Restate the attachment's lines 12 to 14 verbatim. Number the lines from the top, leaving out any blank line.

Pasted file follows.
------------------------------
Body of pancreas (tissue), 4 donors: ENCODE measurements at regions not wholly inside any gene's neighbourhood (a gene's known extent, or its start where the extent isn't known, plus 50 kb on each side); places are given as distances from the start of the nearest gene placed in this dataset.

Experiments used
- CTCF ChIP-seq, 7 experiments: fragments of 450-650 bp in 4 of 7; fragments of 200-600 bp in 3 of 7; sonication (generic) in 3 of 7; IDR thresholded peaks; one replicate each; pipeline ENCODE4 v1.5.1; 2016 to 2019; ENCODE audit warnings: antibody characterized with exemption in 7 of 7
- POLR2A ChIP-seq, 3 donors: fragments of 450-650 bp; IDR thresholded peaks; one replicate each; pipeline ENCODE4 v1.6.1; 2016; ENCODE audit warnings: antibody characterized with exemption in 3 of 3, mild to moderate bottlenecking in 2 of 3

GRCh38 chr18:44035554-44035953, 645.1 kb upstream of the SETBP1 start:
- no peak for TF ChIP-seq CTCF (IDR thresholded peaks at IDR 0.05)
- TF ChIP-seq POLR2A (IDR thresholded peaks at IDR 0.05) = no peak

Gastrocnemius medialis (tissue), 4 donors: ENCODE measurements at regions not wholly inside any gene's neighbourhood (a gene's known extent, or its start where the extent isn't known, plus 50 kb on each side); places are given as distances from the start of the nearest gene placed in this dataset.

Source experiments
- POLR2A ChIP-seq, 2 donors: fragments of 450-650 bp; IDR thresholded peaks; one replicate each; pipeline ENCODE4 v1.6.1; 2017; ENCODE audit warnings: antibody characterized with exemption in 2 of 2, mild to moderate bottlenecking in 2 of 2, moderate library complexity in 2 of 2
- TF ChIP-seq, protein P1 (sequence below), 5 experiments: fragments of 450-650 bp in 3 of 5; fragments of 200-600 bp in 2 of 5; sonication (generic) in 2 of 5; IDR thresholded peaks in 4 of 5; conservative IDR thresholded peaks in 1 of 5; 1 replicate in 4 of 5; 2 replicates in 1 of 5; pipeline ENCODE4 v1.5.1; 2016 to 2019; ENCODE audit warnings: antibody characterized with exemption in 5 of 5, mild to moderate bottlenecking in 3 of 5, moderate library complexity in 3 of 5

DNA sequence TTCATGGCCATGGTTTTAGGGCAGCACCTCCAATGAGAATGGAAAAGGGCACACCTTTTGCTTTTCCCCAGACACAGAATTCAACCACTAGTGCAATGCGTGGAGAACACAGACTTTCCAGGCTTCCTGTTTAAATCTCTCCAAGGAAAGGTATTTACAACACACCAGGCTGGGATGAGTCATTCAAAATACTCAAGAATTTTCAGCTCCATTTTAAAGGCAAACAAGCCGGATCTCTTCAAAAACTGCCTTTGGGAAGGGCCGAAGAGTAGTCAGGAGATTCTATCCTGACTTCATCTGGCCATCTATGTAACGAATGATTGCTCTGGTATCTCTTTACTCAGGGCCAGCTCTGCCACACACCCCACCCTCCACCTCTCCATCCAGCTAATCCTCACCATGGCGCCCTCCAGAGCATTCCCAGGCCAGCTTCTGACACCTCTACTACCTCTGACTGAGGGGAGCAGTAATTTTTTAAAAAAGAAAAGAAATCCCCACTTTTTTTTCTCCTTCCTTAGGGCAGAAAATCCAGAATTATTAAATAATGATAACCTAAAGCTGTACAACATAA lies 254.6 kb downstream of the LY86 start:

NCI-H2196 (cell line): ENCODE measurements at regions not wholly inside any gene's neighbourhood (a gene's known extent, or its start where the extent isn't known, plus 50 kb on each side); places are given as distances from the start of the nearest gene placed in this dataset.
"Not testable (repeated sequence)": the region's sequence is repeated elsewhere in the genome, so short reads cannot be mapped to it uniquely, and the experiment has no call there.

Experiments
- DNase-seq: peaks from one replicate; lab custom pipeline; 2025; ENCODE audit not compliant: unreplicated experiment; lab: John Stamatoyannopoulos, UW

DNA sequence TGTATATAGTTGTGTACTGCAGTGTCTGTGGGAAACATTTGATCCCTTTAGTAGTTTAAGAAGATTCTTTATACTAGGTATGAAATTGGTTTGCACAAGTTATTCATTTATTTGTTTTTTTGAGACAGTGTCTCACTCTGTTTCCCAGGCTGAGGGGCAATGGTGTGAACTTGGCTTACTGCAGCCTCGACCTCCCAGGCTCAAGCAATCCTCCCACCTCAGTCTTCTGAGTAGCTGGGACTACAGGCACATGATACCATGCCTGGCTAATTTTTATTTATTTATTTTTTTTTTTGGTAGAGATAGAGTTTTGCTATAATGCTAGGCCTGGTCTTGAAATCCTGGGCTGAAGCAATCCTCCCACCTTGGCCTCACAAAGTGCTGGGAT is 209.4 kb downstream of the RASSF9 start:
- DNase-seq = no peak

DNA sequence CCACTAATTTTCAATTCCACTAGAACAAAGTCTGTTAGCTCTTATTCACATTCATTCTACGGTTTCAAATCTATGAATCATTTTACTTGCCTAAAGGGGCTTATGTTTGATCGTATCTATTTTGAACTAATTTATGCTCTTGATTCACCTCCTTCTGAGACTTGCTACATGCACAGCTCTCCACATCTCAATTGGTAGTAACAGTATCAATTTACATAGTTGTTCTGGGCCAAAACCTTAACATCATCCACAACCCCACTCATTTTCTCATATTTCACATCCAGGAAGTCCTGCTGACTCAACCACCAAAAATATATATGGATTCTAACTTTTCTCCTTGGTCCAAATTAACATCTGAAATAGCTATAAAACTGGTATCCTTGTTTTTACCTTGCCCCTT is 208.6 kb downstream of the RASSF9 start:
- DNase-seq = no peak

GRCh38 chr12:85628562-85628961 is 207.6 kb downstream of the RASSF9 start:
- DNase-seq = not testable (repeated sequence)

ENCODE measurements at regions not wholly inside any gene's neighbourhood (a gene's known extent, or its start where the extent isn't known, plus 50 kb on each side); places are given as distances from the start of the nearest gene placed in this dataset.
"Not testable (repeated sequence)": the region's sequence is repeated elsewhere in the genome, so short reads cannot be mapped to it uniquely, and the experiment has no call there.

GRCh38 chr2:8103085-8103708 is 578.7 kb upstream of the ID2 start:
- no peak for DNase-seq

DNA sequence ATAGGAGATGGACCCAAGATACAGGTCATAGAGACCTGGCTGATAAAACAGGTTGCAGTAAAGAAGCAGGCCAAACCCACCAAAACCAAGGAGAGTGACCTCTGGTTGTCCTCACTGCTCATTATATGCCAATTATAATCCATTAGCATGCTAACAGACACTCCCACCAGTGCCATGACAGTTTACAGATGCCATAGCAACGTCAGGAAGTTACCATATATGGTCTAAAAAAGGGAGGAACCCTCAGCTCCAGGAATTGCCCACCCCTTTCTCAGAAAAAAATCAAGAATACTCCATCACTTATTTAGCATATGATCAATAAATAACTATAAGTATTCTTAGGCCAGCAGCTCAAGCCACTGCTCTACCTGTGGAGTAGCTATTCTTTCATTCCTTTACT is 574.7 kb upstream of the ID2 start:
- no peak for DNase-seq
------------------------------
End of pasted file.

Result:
DNA sequence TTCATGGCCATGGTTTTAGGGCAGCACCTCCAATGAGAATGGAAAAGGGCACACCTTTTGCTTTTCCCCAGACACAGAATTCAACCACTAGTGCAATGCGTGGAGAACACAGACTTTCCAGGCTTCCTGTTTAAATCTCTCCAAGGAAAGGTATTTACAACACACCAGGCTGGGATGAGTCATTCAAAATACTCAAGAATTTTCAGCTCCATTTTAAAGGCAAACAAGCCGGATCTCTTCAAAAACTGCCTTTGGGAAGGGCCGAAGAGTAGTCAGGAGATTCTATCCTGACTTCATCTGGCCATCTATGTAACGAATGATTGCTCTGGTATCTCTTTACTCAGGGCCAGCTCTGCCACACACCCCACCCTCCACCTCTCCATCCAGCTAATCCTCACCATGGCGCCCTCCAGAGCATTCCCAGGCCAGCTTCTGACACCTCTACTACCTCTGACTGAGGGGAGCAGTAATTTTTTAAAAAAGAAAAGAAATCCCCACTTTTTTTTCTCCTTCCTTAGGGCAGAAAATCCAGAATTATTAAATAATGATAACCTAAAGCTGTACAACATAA lies 254.6 kb downstream of the LY86 start:

NCI-H2196 (cell line): ENCODE measurements at regions not wholly inside any gene's neighbourhood (a gene's known extent, or its start where the extent isn't known, plus 50 kb on each side); places are given as distances from the start of the nearest gene placed in this dataset.
"Not testable (repeated sequence)": the region's sequence is repeated elsewhere in the genome, so short reads cannot be mapped to it uniquely, and the experiment has no call there.